When Central Food owner David Blaine decided to temporarily close the restaurant in Kendall Yards earlier this month to ensure safety and financial stability amid the coronavirus pandemic, he was left with a kitchen stocked full of unused food.
Blaine wanted to find a meaningful use for the restaurant’s dairy products, produce, bread, fruit and other items, so he connected with Berserk Bar co-owner Beth McRae, who is volunteering as a food coordinator and community ambassador at nonprofit Volunteers of America Eastern Washington & Northern Idaho, which operates Hope House.
“Once we decided to close down until things get better, we decided a good use for our product would be at Hope House,” Blaine said.
Because of Blaine’s donation last week, McRae and a team of volunteers – some of whom are also in the restaurant industry – have been able to prepare several meals for the women at Hope House. The nonprofit, originally known as the Downtown Women’s Shelter, was founded in 1997 to offer women protection from violence on the street.
“We were able to definitely spread the food out for a week or so and it definitely saved us some money,” said McRae, adding she prepared a “nice pasta dish” for shelter guests that included squash from Central Food. “It gives (shelter guests) something different to look forward to instead of the same old stuff.”
Blaine’s connection to Hope House was forged at the onset of the pandemic when Central Food sous chef Joel Jordan and baker Alicia Purvis began preparing meals for Hope House out of the restaurant, which temporarily closed when the statewide stay-at-home order went into effect in mid-March.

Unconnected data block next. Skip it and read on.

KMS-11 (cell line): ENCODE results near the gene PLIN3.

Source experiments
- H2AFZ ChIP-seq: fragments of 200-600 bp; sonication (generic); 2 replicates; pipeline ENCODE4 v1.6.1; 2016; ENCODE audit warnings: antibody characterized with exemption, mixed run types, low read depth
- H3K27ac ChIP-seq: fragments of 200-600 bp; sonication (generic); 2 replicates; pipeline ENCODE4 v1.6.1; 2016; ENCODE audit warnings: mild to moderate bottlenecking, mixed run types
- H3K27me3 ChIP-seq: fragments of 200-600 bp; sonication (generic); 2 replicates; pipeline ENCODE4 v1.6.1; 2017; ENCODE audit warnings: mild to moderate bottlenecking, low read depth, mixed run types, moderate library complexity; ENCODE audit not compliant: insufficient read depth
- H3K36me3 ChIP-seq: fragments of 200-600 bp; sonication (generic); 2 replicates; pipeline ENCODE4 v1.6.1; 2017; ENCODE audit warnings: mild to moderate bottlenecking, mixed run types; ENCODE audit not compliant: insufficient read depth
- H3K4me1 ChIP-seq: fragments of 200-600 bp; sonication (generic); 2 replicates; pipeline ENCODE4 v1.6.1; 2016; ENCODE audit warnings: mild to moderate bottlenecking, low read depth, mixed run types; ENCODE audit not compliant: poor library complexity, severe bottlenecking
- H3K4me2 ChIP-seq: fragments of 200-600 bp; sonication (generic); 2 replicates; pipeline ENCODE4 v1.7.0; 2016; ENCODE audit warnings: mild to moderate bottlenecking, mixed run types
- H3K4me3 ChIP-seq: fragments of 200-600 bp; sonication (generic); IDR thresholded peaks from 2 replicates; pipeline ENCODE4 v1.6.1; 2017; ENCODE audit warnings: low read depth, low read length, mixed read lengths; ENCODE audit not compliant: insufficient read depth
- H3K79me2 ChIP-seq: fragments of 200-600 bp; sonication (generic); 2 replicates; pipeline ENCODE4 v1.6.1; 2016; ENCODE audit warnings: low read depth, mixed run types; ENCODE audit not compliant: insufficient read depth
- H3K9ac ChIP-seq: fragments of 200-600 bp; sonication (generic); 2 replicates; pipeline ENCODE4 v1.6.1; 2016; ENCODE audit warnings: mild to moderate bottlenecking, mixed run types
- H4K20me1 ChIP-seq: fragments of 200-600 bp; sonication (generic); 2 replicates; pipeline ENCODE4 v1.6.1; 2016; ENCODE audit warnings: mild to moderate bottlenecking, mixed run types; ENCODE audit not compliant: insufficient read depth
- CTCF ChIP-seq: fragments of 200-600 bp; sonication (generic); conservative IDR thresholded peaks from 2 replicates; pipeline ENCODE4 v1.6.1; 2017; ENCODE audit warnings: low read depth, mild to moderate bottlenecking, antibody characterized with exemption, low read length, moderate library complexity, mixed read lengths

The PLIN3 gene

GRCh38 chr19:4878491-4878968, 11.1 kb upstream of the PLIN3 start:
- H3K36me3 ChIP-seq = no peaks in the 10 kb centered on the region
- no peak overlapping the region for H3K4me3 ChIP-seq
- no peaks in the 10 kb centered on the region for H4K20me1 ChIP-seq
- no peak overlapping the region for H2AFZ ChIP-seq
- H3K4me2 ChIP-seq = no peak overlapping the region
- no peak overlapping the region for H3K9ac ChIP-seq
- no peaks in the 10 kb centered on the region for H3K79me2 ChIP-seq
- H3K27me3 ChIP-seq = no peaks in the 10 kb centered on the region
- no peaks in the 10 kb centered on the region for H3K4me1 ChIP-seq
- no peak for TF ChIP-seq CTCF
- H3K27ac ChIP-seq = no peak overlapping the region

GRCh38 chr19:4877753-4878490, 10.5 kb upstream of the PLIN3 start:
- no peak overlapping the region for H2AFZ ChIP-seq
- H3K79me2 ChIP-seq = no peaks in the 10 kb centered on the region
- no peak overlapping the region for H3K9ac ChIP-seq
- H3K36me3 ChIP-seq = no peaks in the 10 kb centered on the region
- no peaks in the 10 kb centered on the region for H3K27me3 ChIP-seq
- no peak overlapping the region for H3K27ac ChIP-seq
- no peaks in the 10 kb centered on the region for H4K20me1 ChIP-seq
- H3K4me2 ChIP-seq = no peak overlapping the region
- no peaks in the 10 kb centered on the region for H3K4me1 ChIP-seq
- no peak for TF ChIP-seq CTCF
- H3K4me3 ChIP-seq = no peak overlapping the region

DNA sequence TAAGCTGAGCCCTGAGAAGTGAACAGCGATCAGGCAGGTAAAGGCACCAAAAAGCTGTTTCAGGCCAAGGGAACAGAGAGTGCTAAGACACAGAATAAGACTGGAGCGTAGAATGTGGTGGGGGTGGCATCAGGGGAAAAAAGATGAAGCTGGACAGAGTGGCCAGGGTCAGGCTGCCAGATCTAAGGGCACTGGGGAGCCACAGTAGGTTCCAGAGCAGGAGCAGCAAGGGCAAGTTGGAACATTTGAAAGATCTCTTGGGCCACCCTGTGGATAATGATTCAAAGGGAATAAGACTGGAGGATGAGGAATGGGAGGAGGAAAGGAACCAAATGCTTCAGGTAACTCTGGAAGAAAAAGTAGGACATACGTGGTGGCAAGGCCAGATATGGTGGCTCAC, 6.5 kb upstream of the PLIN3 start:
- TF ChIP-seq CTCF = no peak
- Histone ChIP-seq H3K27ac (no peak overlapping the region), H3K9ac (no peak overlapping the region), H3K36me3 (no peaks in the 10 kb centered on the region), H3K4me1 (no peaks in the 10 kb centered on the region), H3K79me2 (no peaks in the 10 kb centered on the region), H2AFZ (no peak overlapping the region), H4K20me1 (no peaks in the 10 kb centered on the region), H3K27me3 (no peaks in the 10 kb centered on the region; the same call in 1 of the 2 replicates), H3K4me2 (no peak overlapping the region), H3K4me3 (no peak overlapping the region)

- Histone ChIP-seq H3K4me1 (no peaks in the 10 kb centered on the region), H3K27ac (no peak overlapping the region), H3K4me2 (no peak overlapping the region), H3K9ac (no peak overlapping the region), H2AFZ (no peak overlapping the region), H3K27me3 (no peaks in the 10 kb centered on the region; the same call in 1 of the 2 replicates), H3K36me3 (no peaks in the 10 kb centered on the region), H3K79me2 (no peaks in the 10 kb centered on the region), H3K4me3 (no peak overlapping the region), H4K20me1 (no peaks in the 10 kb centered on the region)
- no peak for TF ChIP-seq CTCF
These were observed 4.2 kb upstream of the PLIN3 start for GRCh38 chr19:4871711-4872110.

When Central Food reopened in June, Jordan and Purvis could no longer volunteer in shifts but continued their support of the shelter by donating bread and other items.
McRae’s involvement with Volunteers of America began with a phone call from Jon Carollo, director of development for the organization.
“When COVID-19 happened, Jon called me and said, ‘Hey, how do we support restaurants and at the same time feed all the women at Hope House?’”
Initially, the organization raised money to purchase food from local restaurants to provide dinners for shelter guests. But as funding became unavailable to continue buying from restaurants, McRae and a team of volunteers began preparing meals for Hope House in April.
New Leaf Bakery is preparing lunches for Hope House in its commercial kitchen, while McRae and the team of volunteers mostly prepare dinners. New Leaf Bakery is a free job-training program that is part of Transitions, a nonprofit organization working to end poverty among women and children in Spokane.
The need for taking care of women at Hope House has increased as COVID-19 took hold in the state, McRae said.
The shelter, which moved from its primary location downtown to a new site on Eighth Avenue to accommodate social distancing requirements, is now open 24 hours a day. As a result, its meal service increased as capacity swelled from 30 to 60 women, she added.
The women at Hope House are thankful for Central Food’s donation, McRae said.
“It’s cool to see the community come together and the women are definitely grateful for that,” she said.
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